Saint Romanos: the New David

On October 1st we welcome a new month with the monthly blessing of the waters (Αγιασμό). The Orthodox Church also commemorates a renowned Saint on this day: Romanos the Melodist. He is the patron saint of chanters. St Romanos lived during the late 5th Century to mid 6th Century. He was from Emesa in Syria and born from Jewish parents. Later on, he was baptized a Christian and soon after ordained a deacon. 
Many scholars claim Romanos the Melodist was the founder of Byzantine Music. The irony is the Saint was not initially talented at all. Once, during the eve of the Nativity of Christ, the Saint was reading the verses of the kathisma. He read so poorly that another reader had to take his place. 
Saint Romanos felt so humiliated and was ridiculed by some of the clergy. Due to weariness and sorrow he fell asleep. Legend has it, as he slept, the Theotokos appeared to him with a scroll in Her hand. Another account says the Theotokos appeared to St Romanos in a vision while he was praying before Her Κυριώτισσα icon. The Theotokos commanded him to eat the scroll. At that very moment, St Romanos was given the gift (χάρισμα) of understanding, composition and hymnography.
After eating the scroll, St Romanos awoke and immediately received a blessing to chant from the Patriarch of Constantinople.  He beautifully chanted his first kontakion: Today, the Virgin bears Him who is transcendent, and the earth presents the cave to Him who is beyond reach. Angels, along with shepherds glorify Him. The Magi make their way to Him by a star. For a new child has been born for us, the God before all ages (Kontakion for Nativity of Christ).
The Church's pipe of divine songs, the Holy Spirit's lyre, composer and musician, who chirped like a cicada, whose voice was like a nightingale's, now presents entertainment in melody for all who prayerfully listen, and he delights those of godly mind by means thereof (Sticheron of Festal Vespers). 
All the hymns of St Romanos became known as kontakia, in reference to the Virgin’s scroll. He was also the first to write the oikos which was incorporated into the vigil. It is called οίκος because that is the Classical Greek word for house or residence where the Saint composed it.
The kontakion and oikos are part of the matins (orthros) service, read after the 6th Ode of a canon and just before the synaxarion. The kontakion is also chanted by either the priest or the chanter just before the Trisagion, in the Divine Liturgy. The synaxarion starts begins with: on this day, we remember…  Like a chronology, it commemorates the Saints and events that occurred on that particular day.
While serving as a deacon, St Romanos was also a teacher of music. He composed in total nearly a thousand hymns of which only about eighty have survived. The Saint reposed peacefully around the year 556 AD. 
The shining lamp that is very brilliant and very clear, the sweet and tuneful zither, and the harp-string of lucid sayings of the Spirit distinctly now sings and instructs all in every place  to send up glorification in ceaseless hymns to the Godhead's single radiance (Festal Sticheron of Vespers).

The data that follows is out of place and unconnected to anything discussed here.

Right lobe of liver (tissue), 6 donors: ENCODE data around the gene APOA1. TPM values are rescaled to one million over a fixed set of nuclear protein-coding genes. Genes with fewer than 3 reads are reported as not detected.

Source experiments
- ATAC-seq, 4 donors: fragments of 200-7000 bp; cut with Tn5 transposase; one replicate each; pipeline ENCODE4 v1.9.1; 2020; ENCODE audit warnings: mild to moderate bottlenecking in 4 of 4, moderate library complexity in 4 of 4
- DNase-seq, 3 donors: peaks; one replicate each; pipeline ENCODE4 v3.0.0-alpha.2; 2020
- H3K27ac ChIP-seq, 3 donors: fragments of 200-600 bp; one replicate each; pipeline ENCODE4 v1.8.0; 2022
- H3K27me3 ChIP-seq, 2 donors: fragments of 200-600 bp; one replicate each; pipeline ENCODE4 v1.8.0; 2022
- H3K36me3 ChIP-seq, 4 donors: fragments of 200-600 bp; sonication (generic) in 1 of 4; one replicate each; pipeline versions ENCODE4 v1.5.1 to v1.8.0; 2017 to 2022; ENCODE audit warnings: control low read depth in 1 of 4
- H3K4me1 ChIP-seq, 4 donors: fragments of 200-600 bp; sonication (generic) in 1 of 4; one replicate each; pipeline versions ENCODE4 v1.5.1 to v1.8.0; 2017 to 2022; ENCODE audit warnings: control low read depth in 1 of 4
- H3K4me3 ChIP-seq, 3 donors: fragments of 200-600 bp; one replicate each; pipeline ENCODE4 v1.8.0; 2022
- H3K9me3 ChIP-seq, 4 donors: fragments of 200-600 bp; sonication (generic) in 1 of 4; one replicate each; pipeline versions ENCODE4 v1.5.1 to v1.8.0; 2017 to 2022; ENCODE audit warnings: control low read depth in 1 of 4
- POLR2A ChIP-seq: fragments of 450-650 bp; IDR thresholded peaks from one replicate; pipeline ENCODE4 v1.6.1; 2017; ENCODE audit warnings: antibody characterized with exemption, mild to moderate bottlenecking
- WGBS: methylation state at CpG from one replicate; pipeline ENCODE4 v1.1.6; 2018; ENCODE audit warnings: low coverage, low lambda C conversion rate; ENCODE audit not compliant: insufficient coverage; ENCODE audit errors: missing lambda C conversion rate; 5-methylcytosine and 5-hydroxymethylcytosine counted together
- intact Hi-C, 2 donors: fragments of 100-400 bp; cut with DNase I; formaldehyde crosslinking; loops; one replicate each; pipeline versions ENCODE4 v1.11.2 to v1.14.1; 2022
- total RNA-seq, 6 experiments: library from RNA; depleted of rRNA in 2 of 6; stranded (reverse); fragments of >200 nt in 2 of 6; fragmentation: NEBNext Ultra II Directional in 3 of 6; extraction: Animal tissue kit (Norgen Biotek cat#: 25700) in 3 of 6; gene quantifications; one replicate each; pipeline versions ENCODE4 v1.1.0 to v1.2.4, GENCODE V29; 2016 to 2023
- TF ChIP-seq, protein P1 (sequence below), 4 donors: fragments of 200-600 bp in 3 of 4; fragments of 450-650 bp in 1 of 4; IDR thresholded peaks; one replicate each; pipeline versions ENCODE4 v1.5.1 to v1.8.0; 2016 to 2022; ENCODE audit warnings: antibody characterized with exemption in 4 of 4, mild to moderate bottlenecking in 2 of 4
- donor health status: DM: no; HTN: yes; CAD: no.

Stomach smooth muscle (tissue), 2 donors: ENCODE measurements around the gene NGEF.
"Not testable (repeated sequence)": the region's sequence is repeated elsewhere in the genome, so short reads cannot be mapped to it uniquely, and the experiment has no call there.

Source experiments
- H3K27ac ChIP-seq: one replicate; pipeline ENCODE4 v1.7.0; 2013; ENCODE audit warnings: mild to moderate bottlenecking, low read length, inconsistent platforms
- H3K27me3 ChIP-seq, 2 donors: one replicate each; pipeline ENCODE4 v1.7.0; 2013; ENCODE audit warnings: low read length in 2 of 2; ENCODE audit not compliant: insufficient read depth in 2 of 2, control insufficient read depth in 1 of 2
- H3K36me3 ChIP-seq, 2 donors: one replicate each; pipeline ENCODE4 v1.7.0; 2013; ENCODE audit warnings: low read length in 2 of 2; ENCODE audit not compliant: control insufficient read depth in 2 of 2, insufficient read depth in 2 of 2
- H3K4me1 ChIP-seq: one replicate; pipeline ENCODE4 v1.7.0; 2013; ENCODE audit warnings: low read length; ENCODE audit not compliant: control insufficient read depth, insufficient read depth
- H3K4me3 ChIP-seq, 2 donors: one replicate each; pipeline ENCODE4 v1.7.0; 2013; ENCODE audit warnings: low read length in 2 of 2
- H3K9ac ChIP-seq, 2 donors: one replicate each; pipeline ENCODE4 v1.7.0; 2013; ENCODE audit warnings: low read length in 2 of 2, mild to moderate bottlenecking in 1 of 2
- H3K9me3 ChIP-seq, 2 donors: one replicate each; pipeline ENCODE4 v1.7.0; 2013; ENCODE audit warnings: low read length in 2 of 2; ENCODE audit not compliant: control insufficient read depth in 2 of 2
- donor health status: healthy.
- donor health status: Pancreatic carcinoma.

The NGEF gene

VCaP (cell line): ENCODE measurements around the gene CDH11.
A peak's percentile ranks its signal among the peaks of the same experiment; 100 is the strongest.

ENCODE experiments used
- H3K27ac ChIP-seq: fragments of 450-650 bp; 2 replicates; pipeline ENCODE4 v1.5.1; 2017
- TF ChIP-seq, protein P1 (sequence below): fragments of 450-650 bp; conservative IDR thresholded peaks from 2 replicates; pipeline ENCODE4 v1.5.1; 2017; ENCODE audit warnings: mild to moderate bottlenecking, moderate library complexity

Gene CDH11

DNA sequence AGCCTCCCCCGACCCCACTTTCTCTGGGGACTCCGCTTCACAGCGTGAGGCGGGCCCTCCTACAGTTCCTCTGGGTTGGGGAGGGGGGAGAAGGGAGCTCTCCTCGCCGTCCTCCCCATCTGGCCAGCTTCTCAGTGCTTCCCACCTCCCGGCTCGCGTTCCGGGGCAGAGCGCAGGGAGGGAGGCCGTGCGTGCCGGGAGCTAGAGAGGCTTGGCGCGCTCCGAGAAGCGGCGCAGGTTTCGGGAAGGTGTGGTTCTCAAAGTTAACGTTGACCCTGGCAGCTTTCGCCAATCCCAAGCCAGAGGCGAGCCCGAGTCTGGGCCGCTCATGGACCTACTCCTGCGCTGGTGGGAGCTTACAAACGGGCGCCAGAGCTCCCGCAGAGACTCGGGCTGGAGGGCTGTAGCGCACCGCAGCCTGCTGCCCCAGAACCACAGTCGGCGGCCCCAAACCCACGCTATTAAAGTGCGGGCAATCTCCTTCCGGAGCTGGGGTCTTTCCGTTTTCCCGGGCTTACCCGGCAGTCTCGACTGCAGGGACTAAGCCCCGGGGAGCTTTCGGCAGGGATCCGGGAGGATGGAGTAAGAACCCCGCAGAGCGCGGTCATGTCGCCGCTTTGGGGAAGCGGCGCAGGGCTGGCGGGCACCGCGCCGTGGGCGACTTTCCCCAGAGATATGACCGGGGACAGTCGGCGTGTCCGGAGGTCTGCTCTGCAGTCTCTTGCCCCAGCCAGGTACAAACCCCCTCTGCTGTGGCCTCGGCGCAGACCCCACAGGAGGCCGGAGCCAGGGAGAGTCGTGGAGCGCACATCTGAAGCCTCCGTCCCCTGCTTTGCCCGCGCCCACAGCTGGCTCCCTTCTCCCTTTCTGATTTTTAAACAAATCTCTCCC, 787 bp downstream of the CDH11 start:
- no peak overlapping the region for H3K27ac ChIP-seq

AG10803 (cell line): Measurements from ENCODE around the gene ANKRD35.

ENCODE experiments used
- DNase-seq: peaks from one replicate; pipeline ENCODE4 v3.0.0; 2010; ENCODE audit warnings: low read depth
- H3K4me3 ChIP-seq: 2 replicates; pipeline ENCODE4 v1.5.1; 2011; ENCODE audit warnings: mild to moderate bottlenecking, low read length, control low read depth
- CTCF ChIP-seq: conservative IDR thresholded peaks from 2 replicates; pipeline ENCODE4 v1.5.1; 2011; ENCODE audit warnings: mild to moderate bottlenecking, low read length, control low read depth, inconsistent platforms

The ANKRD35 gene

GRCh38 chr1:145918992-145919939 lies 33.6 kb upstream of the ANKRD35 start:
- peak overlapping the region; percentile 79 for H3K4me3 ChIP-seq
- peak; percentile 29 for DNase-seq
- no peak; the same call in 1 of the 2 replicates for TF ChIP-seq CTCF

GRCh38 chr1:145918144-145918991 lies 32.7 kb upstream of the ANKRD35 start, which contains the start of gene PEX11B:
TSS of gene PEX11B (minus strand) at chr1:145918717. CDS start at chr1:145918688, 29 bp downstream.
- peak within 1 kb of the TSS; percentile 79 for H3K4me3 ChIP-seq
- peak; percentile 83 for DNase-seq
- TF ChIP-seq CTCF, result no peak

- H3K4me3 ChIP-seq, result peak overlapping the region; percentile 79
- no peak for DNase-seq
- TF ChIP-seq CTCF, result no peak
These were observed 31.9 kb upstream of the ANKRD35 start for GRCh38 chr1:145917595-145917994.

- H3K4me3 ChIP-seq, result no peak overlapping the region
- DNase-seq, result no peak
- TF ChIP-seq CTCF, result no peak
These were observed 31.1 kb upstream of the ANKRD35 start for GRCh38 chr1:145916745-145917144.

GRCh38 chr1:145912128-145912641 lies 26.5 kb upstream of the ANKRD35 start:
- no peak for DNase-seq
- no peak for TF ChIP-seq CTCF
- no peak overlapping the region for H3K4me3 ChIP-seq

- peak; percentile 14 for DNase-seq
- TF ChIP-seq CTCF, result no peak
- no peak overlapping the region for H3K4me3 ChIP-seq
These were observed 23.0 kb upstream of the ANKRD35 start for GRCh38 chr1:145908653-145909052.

St Romanos the Melodist is an image of Prophet and King David of the Old Testament. David was skilled in playing the lyre and among the authors of the Book of Psalms. The icon of King David shows him holding a harp which signifies that he was a musician. In total, there are 150 Psalms. They are sacred songs or poetry used as prayer and praise before God. Praise him with the sound of trumpet; praise Him with the harp and lyre (στίχος from Αίνοι in Matins, part of Psalm 150). 
The Psalter is the foundation of the liturgical services of the Church. All the Psalms reach their fulfillment in Christ, foretelling of several significant events of Christ’s earthly life. Each Psalm has its own theme, as noted in its title. 
Just as David both prayed and praised God with the Psalms, the “new David,” St Romanos the Melodist praised Him with the kontakia. Since St Romanos is the patron saint of chanters, all those who are studying byzantine music, especially those with difficulty, seek the intercessions of this Saint for help and encouragement. 
The story of St Romanos the Melodist is indeed a paradox. Someone who lacked skill, not even being able to read, went on not only to sing angelically but be blessed to compose so many liturgical hymns that we sing today. This affirms that with God all things are possible (Mt 19:26).
In you, O Father, is preserved undistorted what was made in the image of God; for taking up the cross, you followed Christ and by example taught, that we should overlook the flesh, since it passes away, and instead look after the soul, since it is immortal. And therefore, O devout Romanos, your spirit rejoices with the angels (Festal Apolytikion). 

-John Athanasatos 

A graduate of Long Island University, College of Pharmacy, and Saint Vladimir's Orthodox Theological Seminary, John works to share the richness and beauty of the Orthodox Faith with the wider community.


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